The chorus from the dream song circled Kate’s head while she prepared breakfast.
wolves sing your name
As she blended the blueberries and yogurt, one of the verses returned:
Past willow, past shore
To the bluff you’ll run no more.
There’s a space where you
Stood, there’s a space
Where you could
Have stopped to be
Past willow, past shore
Over dunes you’ll run no more.
The cadence felt familiar. She wanted to hear the rest of it. She knew this song. One winter, they’d listened to it over and over, on rainy Sundays, in the breaks between storms, dancing in the kitchen in spots of sunlight. She remembered the recording artist’s voice: soft, nasal, mumbling, but sweet, too–endearing.
She still had her grandfather’s turntable and records. She listened to them, sometimes, when she wanted to hear the muffled sounds of analog. It carried her back.
The records filled four milk crates. On top of the first crate, she’d stacked the LPs she listened to most often: the 1985 recording of Beethoven’s 9th, with the Cleveland Orchestra, conducted by Christoph von Dohnányi; the Philips 1987 recording of the Guarneri Quartet performing the Grosse Fugue; and several of Gould’s records, including the 1976 CBS Masterworks recording of Bach’s Six Sonatas for Violin and Harpsichord, which had been part of the soundtrack of her last years of high school.
The rest of the approximately two hundred records sat filed in the crates, unheard.
She thumbed through them, looking for the one that held this song. It was “Wild Child”, wasn’t it? The title song of Trey Kidd’s first album, that she’d just read about in the old clippings she’d found the other day?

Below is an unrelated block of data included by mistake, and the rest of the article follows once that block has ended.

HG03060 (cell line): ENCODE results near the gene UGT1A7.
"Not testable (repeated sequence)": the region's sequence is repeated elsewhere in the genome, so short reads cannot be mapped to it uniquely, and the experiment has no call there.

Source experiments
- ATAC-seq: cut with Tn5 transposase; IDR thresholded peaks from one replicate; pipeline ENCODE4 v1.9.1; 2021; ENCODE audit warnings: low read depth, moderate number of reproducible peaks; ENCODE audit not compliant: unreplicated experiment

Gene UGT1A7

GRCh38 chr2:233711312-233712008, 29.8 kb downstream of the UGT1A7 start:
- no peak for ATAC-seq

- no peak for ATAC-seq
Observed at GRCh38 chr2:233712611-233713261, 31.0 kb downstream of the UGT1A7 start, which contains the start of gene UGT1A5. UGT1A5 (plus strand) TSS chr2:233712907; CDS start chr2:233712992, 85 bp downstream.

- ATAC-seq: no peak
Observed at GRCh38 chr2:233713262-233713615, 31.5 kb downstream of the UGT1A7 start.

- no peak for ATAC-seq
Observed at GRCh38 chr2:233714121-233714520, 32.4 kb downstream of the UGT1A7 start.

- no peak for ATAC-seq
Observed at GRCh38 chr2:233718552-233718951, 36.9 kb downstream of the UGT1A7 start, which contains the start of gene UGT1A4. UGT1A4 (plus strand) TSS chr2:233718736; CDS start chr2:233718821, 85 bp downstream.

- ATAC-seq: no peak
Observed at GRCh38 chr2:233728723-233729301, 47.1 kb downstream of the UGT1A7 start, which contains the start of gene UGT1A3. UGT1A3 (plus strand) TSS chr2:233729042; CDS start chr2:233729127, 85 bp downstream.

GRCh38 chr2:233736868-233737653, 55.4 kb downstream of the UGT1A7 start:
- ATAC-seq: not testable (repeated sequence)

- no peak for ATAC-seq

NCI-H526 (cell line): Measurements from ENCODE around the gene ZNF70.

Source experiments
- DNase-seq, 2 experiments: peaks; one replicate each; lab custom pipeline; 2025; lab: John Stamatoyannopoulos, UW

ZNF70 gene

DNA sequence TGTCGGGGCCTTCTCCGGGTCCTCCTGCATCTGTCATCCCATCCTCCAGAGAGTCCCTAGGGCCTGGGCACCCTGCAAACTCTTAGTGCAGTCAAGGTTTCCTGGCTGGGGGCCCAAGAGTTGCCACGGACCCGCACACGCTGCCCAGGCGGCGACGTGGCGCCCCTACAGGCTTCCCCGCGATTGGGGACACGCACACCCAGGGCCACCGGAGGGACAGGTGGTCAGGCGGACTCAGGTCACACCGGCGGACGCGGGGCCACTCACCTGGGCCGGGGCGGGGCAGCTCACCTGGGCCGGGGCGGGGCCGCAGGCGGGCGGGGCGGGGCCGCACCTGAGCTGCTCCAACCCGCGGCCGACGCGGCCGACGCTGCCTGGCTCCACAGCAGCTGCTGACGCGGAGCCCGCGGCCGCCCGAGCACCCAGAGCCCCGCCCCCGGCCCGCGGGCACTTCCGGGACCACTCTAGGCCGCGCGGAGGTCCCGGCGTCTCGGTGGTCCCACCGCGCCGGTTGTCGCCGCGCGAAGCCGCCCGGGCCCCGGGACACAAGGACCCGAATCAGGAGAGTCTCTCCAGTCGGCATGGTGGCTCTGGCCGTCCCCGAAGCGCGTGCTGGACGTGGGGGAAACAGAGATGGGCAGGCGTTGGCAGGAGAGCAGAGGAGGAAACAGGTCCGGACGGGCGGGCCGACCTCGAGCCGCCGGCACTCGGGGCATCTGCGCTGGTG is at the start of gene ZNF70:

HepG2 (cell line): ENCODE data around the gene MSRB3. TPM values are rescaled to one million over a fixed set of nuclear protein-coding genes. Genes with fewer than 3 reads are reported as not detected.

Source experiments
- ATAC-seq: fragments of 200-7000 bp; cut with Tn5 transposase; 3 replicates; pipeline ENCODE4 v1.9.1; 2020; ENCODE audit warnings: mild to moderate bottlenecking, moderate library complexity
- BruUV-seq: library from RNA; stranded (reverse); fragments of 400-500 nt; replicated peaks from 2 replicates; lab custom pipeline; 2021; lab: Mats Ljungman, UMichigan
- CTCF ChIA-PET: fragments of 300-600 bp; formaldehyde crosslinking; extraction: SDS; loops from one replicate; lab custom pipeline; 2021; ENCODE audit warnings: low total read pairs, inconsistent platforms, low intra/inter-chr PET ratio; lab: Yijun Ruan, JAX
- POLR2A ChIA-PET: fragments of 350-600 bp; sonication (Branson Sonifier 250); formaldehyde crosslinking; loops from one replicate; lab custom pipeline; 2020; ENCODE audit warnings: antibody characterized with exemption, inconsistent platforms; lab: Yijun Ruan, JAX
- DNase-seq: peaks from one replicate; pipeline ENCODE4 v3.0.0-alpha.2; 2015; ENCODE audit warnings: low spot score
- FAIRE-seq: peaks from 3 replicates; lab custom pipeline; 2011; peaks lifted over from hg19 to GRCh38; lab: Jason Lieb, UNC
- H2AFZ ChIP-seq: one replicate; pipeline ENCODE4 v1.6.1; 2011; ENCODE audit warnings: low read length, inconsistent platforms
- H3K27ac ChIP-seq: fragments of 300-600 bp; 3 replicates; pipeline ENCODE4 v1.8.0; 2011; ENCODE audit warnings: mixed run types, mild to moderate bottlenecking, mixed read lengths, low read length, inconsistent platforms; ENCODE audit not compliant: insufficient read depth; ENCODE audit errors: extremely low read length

eyes sparking light
I can’t remember
The album covers felt soft between her index finger and thumb, and she breathed in that delicious scent of the old cardboard sleeves. She paused at the artwork now and then. The primary colors of Sgt. Peppers took her back–her grandfather had let her choose that album, and they’d listened to it all through the summer of her ninth year. She remembered staring at the cover of Sounds of Silence while she laid under the table and tried to puzzle out the lyrics. She’d nursed a daydream of running off with Simon and Art, joining them on that road they walked. They both had turned and were looking back at the camera, and while she listened to them singing “April Come She Will,” she imagined that they had turned to look at her, that she was running down the road to join them. That had been one of the years when her grandfather’s door was often closed.
Near the back of the third crate were Trey Kidd’s six albums, with Wild Child first. The cover photo had been shot near here, showing the lighthouse across the bay in the background. Kidd stood in the foreground, looking directly at the camera. Though she and her grandfather had listened to this album often, she’d never paid that much attention to the cover–she’d been too busy dancing. Trey was beautiful: he had full lips, long hair, bright eyes that lit up even an old photo on an old faded album cover.
She glanced at the liner notes, looking for the lyrics. They weren’t there, but in the credits, she spotted this: “Wild Child” – Lyrics by Solomon Elder.
Her grandfather had written the title song.
The watermark behind the credits contained the initials WC in big, gray block letters.
WC stood for Wild Child. WC was Trey Kidd.
Kate slid out the vinyl, and blew on it, gently. She placed it on the turntable, turned up the volume, set down the needle on the title track, and danced, danced, danced, like a child. She had found the identity of her grandfather’s secret lover.
Prompt for May 23: “Choose a detail that only your character would notice in this story,” from StoryADay.org.